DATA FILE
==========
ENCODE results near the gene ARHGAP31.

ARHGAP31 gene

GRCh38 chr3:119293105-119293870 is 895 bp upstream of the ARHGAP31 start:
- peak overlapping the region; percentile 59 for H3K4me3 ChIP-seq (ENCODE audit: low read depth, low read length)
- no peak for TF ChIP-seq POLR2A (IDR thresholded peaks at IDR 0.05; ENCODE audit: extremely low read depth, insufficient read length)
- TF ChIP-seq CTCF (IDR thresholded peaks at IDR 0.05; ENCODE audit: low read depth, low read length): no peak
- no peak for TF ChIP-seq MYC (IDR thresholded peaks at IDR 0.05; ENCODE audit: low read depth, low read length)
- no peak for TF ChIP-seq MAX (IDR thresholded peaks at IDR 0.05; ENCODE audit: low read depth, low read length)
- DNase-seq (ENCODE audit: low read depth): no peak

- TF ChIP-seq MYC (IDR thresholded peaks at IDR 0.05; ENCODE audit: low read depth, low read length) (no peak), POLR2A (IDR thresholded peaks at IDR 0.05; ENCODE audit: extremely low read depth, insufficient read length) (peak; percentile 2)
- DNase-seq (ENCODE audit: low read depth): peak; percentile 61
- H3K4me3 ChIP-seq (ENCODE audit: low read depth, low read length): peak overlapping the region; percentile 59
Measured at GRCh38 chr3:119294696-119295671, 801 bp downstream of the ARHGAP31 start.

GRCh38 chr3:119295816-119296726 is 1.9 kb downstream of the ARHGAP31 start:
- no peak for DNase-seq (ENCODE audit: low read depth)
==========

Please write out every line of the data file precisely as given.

ENCODE results near the gene ARHGAP31.

ARHGAP31 gene

GRCh38 chr3:119293105-119293870 is 895 bp upstream of the ARHGAP31 start:
- peak overlapping the region; percentile 59 for H3K4me3 ChIP-seq (ENCODE audit: low read depth, low read length)
- no peak for TF ChIP-seq POLR2A (IDR thresholded peaks at IDR 0.05; ENCODE audit: extremely low read depth, insufficient read length)
- TF ChIP-seq CTCF (IDR thresholded peaks at IDR 0.05; ENCODE audit: low read depth, low read length): no peak
- no peak for TF ChIP-seq MYC (IDR thresholded peaks at IDR 0.05; ENCODE audit: low read depth, low read length)
- no peak for TF ChIP-seq MAX (IDR thresholded peaks at IDR 0.05; ENCODE audit: low read depth, low read length)
- DNase-seq (ENCODE audit: low read depth): no peak

- TF ChIP-seq MYC (IDR thresholded peaks at IDR 0.05; ENCODE audit: low read depth, low read length) (no peak), POLR2A (IDR thresholded peaks at IDR 0.05; ENCODE audit: extremely low read depth, insufficient read length) (peak; percentile 2)
- DNase-seq (ENCODE audit: low read depth): peak; percentile 61
- H3K4me3 ChIP-seq (ENCODE audit: low read depth, low read length): peak overlapping the region; percentile 59
Measured at GRCh38 chr3:119294696-119295671, 801 bp downstream of the ARHGAP31 start.

GRCh38 chr3:119295816-119296726 is 1.9 kb downstream of the ARHGAP31 start:
- no peak for DNase-seq (ENCODE audit: low read depth)